I skipped four instalments of this column because I decided to take a short break — part birding trip, part R&R, but all safe, masked, and socially distanced. It involved driving through rural and semi-urban Uttar Pradesh, where no one appears to be wearing masks (and there is no social distancing), and Uttarakhand, where most people sport them, and there is some adherence to social distancing norms.
That India’s largest state has managed to keep its Covid-19 numbers where they are (470,270 cases till the evening of October 25; 6,882 deaths; a mere 2,032 cases on October 25 itself; and only 27,317 active cases) despite a dependence on rapid antigen tests (which are unreliable) and lax enforcement of both mask discipline and social distancing is truly impressive — and also surprising.
Uttarakhand, at least the part I went to, wasn’t crowded. The state insists that all inbound tourists register themselves, and there was a check at the point of entry to ensure this. A test isn’t required, although I did take a reverse transcription polymerase chain reaction (RT-PCR) one a few days before I travelled (it was negative). According to the HT dashboard (which is also the source of the Uttar Pradesh numbers), Uttarakhand saw 221 cases on October 25, has seen 60,376 in all, and has had 993 deaths. That means it has fewer than 5,000 active cases.
To digress, it felt good to get out of Delhi after nearly eight months. I think, when this is all over (which must be one of the most commonly used phrases these days), it will take me some time to get used to not wearing masks; it felt strange to walk even on jungle trails without a mask despite there being no one else around.
The sense of normalcy in both Uttar Pradesh and Uttarakhand isn’t surprising given their current caseloads. India itself has just around 650,000 active cases at this point. And on Sunday, India registered a mere 46,011 cases, half the number of cases it was registering per day in the third week of September. The last time it registered such numbers was in late July. As Dispatch 176 on October 7 first pointed out, the first wave of the coronavirus disease in India is over. It lasted roughly seven months.
There’s no telling how long the lull will last, and how low the daily case numbers could go. Yet, based on what’s happening in Europe — Dispatch 155, on September 11, referred to the emergence of the second wave in Europe that is now raging through that continent — and the US (the same column mentioned the likelihood of a third wave in the US), the respite will likely be temporary. And based on the trajectory of the second and third waves in the US and the second in Europe, there is a high probability that the intensity of the second wave in India will be stronger than the first. The second wave in Europe is following the same trend seen in the second wave in the US: it is leading to fewer deaths, and it will be interesting to see if the number of deaths in the ongoing third wave in the US is lower even than that seen in the second. Still, lower deaths haven’t meant fewer hospitalisations. Hospitals in many European countries have been overwhelmed by the sheer number of people needing treatment for Covid-19, and the same thing is beginning to happen in several US states.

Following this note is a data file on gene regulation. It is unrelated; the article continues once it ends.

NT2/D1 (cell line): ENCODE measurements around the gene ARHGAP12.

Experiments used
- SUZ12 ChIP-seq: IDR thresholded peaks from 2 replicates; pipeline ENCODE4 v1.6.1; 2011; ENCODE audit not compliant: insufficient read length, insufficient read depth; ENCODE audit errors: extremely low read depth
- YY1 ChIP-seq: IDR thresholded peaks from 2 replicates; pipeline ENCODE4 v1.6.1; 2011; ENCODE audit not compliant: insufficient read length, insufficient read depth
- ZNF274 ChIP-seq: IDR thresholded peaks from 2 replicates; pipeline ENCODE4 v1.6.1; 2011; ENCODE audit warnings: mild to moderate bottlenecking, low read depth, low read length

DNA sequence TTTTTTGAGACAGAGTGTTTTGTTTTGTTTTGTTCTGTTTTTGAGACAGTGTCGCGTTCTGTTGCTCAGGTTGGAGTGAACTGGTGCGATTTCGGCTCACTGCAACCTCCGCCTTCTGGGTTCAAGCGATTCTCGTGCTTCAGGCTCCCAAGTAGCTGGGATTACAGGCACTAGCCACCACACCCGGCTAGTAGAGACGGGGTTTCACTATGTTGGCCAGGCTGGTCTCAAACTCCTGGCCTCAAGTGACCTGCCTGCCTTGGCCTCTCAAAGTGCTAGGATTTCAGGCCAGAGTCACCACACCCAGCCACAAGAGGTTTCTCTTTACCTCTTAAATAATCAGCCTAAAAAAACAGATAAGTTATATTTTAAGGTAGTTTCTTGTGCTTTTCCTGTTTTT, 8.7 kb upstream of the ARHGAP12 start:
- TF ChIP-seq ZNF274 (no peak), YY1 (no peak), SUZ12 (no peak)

Part of the reason for the higher intensity of subsequent waves of the coronavirus disease is obvious — they coincide with progressive easing of restrictions on movement and activities, often encouraging people, usually the young, to indulge in irresponsible behaviour. In many European countries, the median age of people infected in the second wave is lower than that in the first.
The result isn’t just a spike in infection numbers but severe illnesses, and may be even deaths in vulnerable populations. Research by Paraic Kenny of the Gundersen Medical Foundation, Wisconsin, and others, published on pre-print server medRxiv and reported in Nature, shows a strong correlation between the reopening of in-person education in colleges in one of the state’s counties and an increase in coronavirus disease infections, with one of the strains (the researchers carried out a genomic investigation) spreading to old-age homes where it infected eight and killed two.
That is what countries, including India, have to guard against.